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Global Regenerative Trade

BPB MEDICA®

Aesthetic Surgery

Aurafix Nose Supporter

CONTENTS

1. WHAT IS REGENERATIVE MEDICINE

2.PATHOLOGY

    2.1 TEAR TROUGH CORRECTION

2.2 DEEP FOLD VOLUMIZATION

2.3 FINE WRINKLES CORRECTION

2.4 FULL FACIAL REGENERATION 

                                                          2.5 RADIOTHERAPY DYSTROPHIC SKIN (BREAST)

3. SUPPORTING EVIDENCE

4. VIDEOS

WHAT IS REGENERATIVE MEDICINE?

Regenerative Medicine encompasses many medical fields – Orthopedics and Spine Surgery, Sports Medicine, Gynecology, Urology, Oncology, Dermatology, Plastic surgery, Vascular Surgery, Cardiac surgery, etc.

Regenerative Medicine is the branch of medicine that develops methods to regrow, repair or replace damaged or diseased cells, organs or tissues. Regenerative medicine includes the generation and use of therapeutic stem cells, tissue engineering and the production of artificial organs. It uses autologous blood, bone marrow or adipose components to stimulate the body’s own repair processes. A common source for regenerative cells and growth factors are bone marrow aspirate concentrate (BMAC), platelet rich plasma (obtained from one’s own blood) and adipose derived stem cells.

PATHOLOGY

TEAR TROUGH CORRECTION

A tear trough is a deep crease between the lower eyelid and upper cheek. It can cast a shadow below your eyes, resulting in a tired appearance. Some people think their tear troughs make them look older.

In certain individuals, tear troughs are an inherited trait. In others, tear troughs become more prominent with age. That’s because facial tissues lose volume as you get older.

The goal of a tear trough filler is to reduce the depth of a tear trough. A trained medical professional injects a dermal filler into the area, making the skin look fuller and tighter. It’s a nonsurgical method of facial rejuvenation.

However, like other types of facial fillers, tear trough fillers have pros and cons. It’s important to understand the procedure and potential complications before getting the treatment. Tear trough fillers aren’t FDA approved and their use is considered off-label.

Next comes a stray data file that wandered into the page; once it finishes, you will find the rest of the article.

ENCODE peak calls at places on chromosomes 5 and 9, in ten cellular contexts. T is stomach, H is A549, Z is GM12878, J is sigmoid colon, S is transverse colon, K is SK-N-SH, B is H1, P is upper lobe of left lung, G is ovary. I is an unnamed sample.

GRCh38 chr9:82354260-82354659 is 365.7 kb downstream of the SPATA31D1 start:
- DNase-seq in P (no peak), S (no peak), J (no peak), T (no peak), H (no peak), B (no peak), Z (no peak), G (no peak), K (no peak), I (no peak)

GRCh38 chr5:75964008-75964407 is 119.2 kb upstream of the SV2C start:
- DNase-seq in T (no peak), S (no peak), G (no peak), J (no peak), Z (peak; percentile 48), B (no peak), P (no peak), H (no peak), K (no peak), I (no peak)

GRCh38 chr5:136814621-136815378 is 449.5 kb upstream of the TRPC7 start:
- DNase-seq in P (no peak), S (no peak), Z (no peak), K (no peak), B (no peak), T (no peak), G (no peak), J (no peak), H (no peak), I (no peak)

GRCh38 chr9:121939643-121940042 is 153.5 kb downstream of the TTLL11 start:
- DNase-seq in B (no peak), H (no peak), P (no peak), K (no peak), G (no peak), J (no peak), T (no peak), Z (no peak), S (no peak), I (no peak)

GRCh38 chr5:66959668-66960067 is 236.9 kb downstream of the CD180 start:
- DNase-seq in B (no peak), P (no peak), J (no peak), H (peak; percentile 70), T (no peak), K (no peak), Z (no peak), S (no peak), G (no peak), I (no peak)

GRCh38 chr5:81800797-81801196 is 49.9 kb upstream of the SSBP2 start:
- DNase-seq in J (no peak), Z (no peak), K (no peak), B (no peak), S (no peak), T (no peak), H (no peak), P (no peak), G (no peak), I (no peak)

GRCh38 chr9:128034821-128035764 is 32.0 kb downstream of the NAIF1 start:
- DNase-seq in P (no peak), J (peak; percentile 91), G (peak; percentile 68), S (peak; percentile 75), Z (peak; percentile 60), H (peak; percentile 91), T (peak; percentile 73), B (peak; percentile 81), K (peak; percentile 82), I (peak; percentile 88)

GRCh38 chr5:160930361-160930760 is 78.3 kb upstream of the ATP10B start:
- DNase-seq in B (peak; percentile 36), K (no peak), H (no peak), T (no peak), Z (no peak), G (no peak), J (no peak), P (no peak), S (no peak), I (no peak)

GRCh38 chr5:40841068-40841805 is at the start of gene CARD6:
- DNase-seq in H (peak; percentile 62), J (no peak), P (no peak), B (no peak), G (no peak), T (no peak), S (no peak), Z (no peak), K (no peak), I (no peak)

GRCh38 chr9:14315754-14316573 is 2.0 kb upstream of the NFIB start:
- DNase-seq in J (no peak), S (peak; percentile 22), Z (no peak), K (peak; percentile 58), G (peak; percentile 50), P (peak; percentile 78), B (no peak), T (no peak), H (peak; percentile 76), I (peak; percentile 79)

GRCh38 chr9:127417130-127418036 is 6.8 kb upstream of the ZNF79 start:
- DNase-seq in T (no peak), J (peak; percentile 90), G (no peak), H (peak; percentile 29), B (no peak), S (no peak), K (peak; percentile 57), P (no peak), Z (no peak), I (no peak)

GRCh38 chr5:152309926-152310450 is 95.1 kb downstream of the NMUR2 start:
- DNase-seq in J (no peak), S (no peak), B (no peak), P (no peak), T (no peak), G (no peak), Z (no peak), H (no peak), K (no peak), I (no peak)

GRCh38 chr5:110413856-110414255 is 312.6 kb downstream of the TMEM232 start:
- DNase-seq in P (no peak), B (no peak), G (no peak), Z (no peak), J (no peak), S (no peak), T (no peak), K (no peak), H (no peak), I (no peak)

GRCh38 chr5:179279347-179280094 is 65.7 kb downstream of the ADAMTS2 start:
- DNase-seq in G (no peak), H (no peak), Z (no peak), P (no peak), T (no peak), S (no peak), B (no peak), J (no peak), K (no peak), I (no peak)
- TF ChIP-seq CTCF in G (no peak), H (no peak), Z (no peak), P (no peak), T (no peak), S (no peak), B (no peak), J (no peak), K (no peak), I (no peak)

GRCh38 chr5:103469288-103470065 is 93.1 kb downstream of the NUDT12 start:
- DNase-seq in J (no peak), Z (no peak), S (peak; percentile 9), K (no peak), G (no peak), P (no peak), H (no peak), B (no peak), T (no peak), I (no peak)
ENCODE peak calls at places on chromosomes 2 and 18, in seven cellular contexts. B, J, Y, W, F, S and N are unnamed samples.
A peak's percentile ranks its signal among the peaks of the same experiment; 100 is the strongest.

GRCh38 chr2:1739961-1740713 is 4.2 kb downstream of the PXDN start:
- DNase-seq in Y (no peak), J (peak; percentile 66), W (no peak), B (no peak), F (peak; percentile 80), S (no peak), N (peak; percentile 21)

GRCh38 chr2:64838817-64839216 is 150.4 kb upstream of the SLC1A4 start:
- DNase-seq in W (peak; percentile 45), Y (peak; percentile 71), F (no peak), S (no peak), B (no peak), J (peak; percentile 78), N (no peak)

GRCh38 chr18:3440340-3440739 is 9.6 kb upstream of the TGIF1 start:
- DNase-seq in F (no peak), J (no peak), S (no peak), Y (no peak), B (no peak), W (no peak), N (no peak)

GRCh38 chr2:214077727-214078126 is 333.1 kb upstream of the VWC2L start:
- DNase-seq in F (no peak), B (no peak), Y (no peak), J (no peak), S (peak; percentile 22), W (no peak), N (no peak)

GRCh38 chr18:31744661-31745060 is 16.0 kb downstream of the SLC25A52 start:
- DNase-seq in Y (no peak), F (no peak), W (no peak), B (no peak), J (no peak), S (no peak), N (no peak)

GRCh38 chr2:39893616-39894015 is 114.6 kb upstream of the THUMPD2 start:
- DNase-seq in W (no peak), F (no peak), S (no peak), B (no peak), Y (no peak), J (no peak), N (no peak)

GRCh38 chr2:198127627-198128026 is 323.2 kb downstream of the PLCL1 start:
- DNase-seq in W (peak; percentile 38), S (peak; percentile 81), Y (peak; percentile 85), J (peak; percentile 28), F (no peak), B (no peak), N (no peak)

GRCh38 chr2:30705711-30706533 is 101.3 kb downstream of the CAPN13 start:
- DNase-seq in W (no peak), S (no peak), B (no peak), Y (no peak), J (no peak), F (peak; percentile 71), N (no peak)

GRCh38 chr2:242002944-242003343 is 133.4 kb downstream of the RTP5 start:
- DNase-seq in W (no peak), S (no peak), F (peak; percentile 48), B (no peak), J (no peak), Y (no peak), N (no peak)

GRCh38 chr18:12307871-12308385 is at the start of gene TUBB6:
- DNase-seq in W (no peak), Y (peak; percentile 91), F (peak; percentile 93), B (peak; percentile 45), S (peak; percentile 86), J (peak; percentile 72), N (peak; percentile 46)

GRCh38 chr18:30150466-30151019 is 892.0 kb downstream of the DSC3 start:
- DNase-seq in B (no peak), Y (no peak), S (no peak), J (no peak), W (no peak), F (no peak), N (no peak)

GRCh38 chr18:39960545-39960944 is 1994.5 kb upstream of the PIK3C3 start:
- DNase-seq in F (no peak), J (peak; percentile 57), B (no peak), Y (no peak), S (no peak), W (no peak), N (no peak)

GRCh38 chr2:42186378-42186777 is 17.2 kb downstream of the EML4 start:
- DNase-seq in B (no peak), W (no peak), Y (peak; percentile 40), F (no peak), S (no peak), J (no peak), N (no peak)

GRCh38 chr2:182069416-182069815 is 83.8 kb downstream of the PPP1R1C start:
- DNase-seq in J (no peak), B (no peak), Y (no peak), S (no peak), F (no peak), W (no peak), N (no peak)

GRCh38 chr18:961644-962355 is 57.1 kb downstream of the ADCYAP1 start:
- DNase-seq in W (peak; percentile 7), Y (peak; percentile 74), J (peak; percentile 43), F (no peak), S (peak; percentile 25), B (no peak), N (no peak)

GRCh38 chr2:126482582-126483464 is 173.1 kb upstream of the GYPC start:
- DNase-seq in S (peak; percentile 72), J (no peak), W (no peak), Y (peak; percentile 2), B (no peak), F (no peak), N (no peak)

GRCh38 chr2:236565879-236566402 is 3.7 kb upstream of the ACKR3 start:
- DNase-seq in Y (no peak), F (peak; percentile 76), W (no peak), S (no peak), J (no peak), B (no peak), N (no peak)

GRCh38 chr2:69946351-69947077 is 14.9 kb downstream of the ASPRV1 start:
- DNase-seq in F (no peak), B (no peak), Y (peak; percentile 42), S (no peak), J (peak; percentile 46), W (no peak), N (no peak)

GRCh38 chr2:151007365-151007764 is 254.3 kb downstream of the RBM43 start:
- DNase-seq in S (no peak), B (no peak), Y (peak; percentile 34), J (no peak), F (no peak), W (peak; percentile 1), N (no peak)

What is a tear trough filler?


A tear trough filler is an injectable treatment that’s used under the eyes. Its purpose is to add volume beneath the eyelids.

The product most often used in this area is one typically made of hyaluronic acid, although other ingredients may be used. Hyaluronic acid is a gel-like substance that naturally exists in your body. When injected into the skin, hyaluronic acid increases fullness and decreases indentations.

Are tear trough fillers safe?


Tear trough fillers are relatively safe. They’re also less invasive than tear trough surgeries, which include fat grafting and fat repositioning.

The effects of tear trough fillers are temporary, though. They only last about 1 year. You’ll need repeated treatments to maintain long-term results.

Sometimes, tear trough fillers are used with other procedures like:

  • Botox injection
  • laser resurfacing
  • fat grafting
  • fat repositioning

DEEP FOLD VOLUMIZATION

Removing nasolabial fold wrinkles

 

The nasolabial fold is the line that runs from the side of your nose to the corners of your mouth. Due to hereditary factors, the condition of the skin and age, the line can become deeper. The groove or wrinkle that develops, gives an unnecessarily tired expression, sometimes even at a young age. A deep nasolabial fold can occur in both men and women.

Nasolabial fold treatment with fillers

The wrinkle at the nasolabial fold can be treated safely using fillers. The groove is often caused by a loosening of the cheeks. Loss of volume causes the cheeks to ‘hang’ somewhat from the cheekbones, deepening the groove. In addition, it’s possible to fill the nasolabial fold itself. Fillers give an increase in volume. The nasolabial fold will disappear.

FINE WRINKLES CORRECTION

What are wrinkles?